Lens replacement will correct the problem, but this procedure is well beyond current Lasik procedures in terms of difficulty, cost and possible negative outcomes. It is without a doubt the best option for those who develop cataracts or other conditions which damage the lens itself. Despite the universal success rates of LASIK, there are still some risks in the procedure. RLE entails even more risk.

 

The OP has Presbyopia, a condition that gets worse over time. He has normal vision otherwise. The course of action I would recommend is fairly simple. Add a stick-on diopter to his mask. It is then important to determine what setup works best, so you need to dive with it to determine 1) whether you prefer one or two and 2) how large an area you want the diopter to cover. The plastic stick-on type can be trimmed.

 

Once you have determined what works best, the next option is whether to get a prescription mask with the diopter built in. If you need additional correction, I would normally recommend it, but if all you need is the diopter, I would just go with the stick-ons unless there is compelling reason to make a change. All of this is a personal choice.

 

You will also find you don't need quite the corrective power underwater as above, so go with the lower power correction to start.

 

RE: contact lenses. Prior to LASKIK surgery, I dived with contact lenses. As presbyopia reared its ugly head, I switched to bi-focal contacts. I found it a bit of a compromise. Neither distance nor close-up vision was perfectly sharp, yet I could function well with them. Granted, neither my myopia or presbyopia were severe. Oddly, the same exact specification from one manufacturer significantly outperformed another manufacturer.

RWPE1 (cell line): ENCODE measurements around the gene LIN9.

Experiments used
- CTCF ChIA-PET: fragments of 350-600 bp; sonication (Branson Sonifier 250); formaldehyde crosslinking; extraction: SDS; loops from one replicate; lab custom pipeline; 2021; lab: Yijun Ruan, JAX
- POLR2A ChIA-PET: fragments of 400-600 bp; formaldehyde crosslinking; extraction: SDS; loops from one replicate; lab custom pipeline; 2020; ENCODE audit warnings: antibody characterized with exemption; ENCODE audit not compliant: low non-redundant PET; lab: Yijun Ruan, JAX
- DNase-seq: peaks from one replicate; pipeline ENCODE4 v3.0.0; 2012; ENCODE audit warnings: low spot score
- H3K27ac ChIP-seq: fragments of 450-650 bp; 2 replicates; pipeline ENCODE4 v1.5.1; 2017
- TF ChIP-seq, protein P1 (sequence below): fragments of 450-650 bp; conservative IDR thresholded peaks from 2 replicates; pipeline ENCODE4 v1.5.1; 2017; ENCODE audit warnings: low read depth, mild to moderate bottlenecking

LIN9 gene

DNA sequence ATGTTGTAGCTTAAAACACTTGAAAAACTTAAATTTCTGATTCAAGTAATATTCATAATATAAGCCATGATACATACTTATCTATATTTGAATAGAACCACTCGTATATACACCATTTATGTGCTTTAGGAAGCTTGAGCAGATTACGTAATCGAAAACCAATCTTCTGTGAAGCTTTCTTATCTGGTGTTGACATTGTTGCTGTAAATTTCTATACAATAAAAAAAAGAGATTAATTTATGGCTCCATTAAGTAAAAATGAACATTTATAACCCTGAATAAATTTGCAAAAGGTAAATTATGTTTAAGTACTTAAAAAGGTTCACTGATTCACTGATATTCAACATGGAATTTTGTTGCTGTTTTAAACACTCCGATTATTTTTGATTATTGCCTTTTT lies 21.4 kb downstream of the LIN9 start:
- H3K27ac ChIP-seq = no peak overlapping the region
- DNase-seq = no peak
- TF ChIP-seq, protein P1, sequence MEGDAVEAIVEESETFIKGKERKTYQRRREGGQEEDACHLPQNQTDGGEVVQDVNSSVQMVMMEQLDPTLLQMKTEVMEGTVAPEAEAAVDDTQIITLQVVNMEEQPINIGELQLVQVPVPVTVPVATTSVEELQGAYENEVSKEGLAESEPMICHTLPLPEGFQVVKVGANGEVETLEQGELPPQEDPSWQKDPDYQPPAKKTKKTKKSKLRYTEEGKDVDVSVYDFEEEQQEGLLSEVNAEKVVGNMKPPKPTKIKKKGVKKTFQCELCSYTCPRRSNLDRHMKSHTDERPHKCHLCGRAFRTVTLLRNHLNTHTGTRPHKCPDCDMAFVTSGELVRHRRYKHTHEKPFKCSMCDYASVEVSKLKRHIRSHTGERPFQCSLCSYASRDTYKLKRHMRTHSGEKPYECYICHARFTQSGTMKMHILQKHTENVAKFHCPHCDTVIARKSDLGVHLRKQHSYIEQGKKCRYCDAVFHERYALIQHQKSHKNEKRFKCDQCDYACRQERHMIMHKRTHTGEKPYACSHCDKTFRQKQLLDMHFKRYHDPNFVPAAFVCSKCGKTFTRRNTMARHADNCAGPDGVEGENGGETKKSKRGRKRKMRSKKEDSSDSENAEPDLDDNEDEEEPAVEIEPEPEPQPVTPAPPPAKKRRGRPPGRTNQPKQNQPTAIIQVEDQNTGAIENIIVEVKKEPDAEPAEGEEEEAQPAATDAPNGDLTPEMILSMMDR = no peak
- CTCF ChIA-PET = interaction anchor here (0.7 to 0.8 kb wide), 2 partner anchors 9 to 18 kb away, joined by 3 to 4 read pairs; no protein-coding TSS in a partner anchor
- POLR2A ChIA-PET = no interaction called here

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Distance vision is good

So.. your distance vision is good, but cant focus on the monitor. Sounds like old age creeping up on you?

 

It has creeped up on me, and I the last year or so, I could no longer read my housing monitor, the lens on my Nikonos, nor my gages.

To remedy this I had installed into my mask some "executive readers" at the bottom 1/3 or 1/2 of the mask. I works great for video. Now I can read my gages, and monitor, etc.. I had my lenss installed by a place in San Diego California at http://www.prescriptiondivemasks.com/

Check out the executive readers type. I had I think my lenses were only +.25 or so. I went to the eye doctor, and had him help me figure out the required strength.

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In the same boat. I need reading glasses at the mo but only +1.25

 

I find the eyepiece, probably the tool of my undoing, is still fine as I can set that to focus for my vision, the monitor is still hi rez and not HD so better to use eyepiece IMHO.

 

Place the monitor as far forward on your housing as I have done on my Gates, seems to work better.

 

Cheers,

Mark.